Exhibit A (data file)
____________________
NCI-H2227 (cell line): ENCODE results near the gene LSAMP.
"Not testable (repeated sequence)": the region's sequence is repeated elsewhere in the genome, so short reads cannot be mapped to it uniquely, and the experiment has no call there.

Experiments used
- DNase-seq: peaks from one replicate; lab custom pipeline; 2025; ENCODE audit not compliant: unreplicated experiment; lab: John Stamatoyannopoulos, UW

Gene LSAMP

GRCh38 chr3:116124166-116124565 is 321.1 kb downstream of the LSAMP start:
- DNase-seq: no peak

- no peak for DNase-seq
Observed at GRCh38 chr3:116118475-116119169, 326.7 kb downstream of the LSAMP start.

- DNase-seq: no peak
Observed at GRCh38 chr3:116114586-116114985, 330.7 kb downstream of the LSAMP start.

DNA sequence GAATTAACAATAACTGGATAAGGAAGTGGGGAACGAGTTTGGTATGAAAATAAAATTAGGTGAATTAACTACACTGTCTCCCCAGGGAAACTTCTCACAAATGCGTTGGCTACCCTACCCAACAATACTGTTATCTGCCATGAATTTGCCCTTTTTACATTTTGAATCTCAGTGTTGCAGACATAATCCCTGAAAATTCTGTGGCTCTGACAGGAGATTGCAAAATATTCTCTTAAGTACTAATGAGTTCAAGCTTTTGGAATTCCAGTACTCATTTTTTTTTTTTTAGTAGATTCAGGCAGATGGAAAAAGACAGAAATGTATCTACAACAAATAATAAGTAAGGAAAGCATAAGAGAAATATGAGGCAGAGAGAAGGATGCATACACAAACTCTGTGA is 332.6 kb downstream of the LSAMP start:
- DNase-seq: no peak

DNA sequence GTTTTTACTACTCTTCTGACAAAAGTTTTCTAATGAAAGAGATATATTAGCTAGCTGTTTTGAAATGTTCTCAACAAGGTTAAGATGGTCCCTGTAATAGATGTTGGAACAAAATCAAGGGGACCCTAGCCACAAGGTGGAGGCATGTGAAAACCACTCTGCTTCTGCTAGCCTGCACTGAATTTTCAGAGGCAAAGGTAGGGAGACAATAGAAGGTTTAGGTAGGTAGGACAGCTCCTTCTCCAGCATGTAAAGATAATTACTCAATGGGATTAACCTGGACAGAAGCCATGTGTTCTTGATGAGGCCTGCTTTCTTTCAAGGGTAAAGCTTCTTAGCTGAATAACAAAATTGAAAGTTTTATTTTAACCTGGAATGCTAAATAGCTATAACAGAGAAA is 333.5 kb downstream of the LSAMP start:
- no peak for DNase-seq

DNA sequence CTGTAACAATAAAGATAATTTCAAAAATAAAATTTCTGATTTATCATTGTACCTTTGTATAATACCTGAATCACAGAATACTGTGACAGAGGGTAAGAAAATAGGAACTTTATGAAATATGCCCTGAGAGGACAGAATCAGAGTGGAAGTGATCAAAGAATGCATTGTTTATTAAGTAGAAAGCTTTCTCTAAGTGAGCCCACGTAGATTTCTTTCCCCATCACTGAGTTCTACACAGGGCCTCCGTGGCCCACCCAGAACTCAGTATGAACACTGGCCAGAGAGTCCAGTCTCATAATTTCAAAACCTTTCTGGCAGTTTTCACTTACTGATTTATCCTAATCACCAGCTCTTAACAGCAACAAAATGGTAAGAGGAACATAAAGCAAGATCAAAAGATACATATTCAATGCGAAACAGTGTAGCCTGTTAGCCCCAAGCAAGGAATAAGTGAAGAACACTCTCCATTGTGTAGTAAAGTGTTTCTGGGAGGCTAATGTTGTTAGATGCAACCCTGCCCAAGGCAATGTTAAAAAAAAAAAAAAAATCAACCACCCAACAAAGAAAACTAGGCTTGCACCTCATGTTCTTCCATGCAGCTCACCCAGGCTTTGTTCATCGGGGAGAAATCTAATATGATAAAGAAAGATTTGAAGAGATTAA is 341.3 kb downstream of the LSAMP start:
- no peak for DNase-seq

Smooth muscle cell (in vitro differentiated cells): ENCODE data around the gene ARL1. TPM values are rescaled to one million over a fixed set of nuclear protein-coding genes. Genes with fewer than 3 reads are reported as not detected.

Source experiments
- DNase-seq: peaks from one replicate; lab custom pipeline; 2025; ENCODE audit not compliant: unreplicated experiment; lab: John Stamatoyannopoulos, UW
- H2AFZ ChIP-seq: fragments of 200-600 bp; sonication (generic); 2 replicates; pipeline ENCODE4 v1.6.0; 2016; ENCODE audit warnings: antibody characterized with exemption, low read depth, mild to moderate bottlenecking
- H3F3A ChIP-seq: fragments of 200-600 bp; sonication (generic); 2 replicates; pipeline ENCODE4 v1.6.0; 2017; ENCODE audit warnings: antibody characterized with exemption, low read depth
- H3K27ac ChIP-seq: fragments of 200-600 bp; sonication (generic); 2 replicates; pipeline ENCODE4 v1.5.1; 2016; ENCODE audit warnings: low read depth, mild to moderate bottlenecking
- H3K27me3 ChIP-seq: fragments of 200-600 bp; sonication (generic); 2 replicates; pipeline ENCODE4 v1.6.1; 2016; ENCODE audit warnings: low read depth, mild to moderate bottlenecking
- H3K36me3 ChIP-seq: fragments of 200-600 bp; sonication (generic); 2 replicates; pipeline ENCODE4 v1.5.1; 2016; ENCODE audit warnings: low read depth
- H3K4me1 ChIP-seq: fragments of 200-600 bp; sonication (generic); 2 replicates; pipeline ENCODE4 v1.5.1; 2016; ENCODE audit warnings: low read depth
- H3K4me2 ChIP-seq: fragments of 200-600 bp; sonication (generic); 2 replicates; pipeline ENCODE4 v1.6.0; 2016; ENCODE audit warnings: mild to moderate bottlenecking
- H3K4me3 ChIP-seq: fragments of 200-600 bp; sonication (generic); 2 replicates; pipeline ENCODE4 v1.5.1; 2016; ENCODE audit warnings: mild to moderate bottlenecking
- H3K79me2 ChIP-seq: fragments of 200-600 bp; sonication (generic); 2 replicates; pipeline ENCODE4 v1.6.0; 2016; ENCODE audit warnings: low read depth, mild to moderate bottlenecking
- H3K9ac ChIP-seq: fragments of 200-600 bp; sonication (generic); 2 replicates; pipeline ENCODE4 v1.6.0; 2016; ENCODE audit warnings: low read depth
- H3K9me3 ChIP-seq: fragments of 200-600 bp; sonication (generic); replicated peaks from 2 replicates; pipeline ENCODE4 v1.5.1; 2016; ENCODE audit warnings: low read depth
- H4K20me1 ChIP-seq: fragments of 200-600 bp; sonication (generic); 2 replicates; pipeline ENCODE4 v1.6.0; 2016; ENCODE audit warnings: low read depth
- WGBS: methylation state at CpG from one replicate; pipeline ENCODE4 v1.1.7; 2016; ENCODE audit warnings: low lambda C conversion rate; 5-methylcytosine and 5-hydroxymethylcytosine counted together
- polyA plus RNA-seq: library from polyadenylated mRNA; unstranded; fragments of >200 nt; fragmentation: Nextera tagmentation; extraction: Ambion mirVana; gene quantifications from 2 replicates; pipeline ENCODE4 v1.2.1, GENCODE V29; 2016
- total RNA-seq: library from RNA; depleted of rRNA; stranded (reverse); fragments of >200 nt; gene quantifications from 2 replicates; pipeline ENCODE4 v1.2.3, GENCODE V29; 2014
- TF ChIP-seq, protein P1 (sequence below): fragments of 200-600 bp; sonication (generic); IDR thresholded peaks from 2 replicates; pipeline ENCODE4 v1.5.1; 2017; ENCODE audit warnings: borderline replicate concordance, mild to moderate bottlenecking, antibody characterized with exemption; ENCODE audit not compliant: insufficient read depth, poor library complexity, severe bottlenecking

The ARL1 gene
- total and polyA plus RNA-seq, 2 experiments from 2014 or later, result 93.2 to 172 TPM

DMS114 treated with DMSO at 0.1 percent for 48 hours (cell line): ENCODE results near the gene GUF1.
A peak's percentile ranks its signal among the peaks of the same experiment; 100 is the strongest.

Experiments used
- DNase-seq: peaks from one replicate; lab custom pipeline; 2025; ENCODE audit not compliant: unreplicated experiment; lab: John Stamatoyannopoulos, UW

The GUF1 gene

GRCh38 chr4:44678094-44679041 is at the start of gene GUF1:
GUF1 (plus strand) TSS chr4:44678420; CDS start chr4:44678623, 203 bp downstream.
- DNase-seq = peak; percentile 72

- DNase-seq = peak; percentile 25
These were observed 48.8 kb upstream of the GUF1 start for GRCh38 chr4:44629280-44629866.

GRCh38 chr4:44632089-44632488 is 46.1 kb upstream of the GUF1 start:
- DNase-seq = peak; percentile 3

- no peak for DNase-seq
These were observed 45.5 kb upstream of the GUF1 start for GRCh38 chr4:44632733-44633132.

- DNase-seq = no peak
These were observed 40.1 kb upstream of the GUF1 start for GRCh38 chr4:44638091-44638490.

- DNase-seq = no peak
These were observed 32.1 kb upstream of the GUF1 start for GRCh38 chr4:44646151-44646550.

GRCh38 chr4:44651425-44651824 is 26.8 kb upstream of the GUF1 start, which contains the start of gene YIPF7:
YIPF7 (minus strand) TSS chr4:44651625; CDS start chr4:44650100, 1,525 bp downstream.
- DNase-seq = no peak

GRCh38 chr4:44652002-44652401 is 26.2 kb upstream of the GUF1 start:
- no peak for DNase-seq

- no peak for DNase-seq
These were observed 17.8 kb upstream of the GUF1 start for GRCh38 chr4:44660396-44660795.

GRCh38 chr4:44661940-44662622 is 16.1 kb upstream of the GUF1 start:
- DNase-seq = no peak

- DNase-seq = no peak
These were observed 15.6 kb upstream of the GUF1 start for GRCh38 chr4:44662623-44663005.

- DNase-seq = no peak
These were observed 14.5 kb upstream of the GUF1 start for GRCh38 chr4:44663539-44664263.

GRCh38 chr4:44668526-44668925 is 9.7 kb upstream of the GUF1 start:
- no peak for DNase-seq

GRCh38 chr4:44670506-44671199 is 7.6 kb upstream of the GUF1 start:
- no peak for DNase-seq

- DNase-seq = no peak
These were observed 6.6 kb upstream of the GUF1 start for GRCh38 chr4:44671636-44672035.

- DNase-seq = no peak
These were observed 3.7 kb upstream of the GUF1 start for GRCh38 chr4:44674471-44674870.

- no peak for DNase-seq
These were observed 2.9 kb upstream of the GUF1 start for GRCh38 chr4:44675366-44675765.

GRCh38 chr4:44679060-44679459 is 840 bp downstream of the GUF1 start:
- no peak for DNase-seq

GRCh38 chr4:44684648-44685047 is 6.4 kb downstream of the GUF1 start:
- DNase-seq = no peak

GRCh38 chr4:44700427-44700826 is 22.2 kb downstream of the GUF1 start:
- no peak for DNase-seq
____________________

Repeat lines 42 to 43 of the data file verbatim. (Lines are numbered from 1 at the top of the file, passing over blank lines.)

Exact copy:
- DNase-seq: peaks from one replicate; lab custom pipeline; 2025; ENCODE audit not compliant: unreplicated experiment; lab: John Stamatoyannopoulos, UW

The GUF1 gene